Province supports after-school programs with grant increase

Starting this year, more people will find it easier and cheaper to use On­tario’s schools after hours.

The province is increasing its spending for its commu­nity use of schools program to $66-million over the next four years. That new funding will:

– expand the existing pro­gram;

– provide free, after-hours ac­­cess to about 500 schools in communities that need it most by 2011-12; and

– provide new community out­reach coordinators who will engage communities and local schools to improve group use and create more programs and activities.

"Learning and growing doesn’t stop when the school bell rings or when you reach a certain age, so we want our schools to be hubs of the community during the school day and after school hours," said Premier Dalton McGuinty.

"Ontario’s schools are the heart of our neighbourhoods and we’re welcoming even more people through the doors," said Education Minister Kathleen Wynne.

Minister of Health Pro­motion Margarett Best said, "We want to help all On­tarians stay healthy and get fit."

This year, funding for lowering fees will be $33-million – a 65 per cent increase over last year.

The Upper Grand District School Board has huge numbers of people using schools in Guelph, Orangeville, and in all areas of Wellington County except one. Communications director Maggie McFadzen said in an interview that, for reasons the board has yet to determine, there is less use of schools in Minto, and Mapleton, and Wellington North Townships than in the rest of the county.

She said in other schools, it is often the Boy Scouts, Girl Guides, Brownies, Cubs, and Sports groups that use the school gyms or Sports fields.

McFadzen said she is aware of the grant announcement, and that it will not take effect until the next school year. She also noted the province has not sent any directions or money to date, but the money is supposed to be used for areas that provide some upgrades, as well as some staff to encourage local use.

She said the board is reviewing its regular fees, and will set those when it discusses budget, and, she hopes, the board will know by then what funding the province will provide for this initiative.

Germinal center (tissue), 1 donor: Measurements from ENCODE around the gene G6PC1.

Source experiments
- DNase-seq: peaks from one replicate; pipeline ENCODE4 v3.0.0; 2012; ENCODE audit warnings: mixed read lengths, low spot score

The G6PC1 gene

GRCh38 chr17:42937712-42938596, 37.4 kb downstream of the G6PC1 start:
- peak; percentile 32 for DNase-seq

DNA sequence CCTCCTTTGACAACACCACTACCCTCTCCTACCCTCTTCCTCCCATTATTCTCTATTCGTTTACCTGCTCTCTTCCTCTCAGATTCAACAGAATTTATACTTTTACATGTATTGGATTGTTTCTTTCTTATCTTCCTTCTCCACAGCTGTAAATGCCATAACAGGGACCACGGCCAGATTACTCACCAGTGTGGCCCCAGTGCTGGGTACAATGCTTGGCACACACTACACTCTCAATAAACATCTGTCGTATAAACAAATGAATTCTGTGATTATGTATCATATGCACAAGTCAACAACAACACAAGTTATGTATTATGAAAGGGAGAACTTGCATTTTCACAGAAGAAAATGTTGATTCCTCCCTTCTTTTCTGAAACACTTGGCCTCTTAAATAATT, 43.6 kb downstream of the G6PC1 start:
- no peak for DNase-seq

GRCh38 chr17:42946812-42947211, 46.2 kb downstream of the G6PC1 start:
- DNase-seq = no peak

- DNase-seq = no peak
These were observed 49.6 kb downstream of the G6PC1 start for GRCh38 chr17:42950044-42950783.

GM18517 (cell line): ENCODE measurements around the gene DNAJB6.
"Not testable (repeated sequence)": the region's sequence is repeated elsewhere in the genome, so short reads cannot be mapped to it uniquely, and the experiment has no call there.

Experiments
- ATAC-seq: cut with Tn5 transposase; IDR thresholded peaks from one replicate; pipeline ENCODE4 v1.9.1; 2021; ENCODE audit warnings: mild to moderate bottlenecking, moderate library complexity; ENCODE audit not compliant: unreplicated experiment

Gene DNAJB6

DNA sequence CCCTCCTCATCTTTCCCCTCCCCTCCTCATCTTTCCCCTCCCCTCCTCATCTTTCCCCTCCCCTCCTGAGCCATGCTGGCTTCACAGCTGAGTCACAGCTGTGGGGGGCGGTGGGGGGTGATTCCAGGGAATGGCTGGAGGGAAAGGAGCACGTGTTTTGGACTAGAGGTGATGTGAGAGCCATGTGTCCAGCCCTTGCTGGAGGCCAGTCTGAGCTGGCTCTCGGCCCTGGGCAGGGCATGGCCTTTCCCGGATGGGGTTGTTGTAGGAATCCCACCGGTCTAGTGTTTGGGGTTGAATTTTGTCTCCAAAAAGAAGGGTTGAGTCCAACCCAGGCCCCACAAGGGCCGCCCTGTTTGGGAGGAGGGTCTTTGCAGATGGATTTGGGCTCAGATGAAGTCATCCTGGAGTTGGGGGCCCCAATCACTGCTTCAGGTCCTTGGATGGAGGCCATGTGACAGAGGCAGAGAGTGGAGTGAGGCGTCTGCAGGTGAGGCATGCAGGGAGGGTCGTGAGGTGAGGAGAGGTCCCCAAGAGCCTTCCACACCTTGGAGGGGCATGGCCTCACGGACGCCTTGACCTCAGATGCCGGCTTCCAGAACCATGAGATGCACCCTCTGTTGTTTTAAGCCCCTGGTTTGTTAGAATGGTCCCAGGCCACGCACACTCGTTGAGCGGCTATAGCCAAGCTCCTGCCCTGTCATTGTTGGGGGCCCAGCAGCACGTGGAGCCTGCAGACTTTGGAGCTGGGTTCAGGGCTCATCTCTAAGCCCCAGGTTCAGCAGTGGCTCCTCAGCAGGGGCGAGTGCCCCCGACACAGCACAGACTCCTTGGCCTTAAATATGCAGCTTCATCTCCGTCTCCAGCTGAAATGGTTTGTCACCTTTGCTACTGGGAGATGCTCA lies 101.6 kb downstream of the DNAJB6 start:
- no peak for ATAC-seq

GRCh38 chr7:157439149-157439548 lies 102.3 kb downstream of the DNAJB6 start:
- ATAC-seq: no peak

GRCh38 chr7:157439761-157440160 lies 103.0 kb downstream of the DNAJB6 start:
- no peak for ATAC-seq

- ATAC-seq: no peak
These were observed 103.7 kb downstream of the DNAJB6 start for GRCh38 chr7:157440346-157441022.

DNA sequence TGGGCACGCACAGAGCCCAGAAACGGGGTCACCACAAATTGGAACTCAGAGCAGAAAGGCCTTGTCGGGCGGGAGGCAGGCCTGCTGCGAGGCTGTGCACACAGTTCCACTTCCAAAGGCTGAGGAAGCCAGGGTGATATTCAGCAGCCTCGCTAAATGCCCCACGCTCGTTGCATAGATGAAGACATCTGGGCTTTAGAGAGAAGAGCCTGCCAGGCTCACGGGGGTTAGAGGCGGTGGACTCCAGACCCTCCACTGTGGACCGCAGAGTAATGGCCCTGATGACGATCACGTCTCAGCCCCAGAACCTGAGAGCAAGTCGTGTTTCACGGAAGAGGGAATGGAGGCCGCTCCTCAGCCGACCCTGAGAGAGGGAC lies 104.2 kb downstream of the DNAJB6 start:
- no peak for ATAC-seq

The Wellington Catholic District School Board also has hundreds of people using its schools after hours, and more funding would allow the board to increase that use, according to Super­inten­dent of Corporate Affairs Dan Duszczyszyn.

“We have a whole variety of groups using our schools after hours and weekend,” he said, noting that the schools are particularly used by Sports groups such as the Youth Bas­ketball Association, an affiliate of the Catholic Youth Or­ga­nization, and local com­munity groups. He noted that at least one school is used by Special Olympics participants and contenders.

“There is significant use, and the province is encourag­ing that,” he said.

Duszczyszyn said the main use of the provincial money will be for the usual costs: heat, hydro, janitorial needs, and waste management.

However, he noted that not just anyone can walk in and start using school facilities.

“We do have an application process,” Duszczyszyn ex­plain­­ed. “There are some re­strictions.”

For example, he said groups using the school need insur­ance, in order to protect the board against lawsuits if there are injuries. And, he added, “We need to know who is using the school, and what they’re there for.”

He added that in some cases, for profit groups use school facilities, and the board requires full disclosure for them.

But, he said, people have the right to form a group and use the facilities.

“We advise people if they’re involved in any group and there might be an injury, that they get insurance or waivers.”

Duszczyszyn noted that he has not heard how much money his board will be eligible to receive and noted that the province has indicated that it will focus mainly on areas of need, but that the Wellington board will be pleased with funds it can obtain to expand access to its schools.

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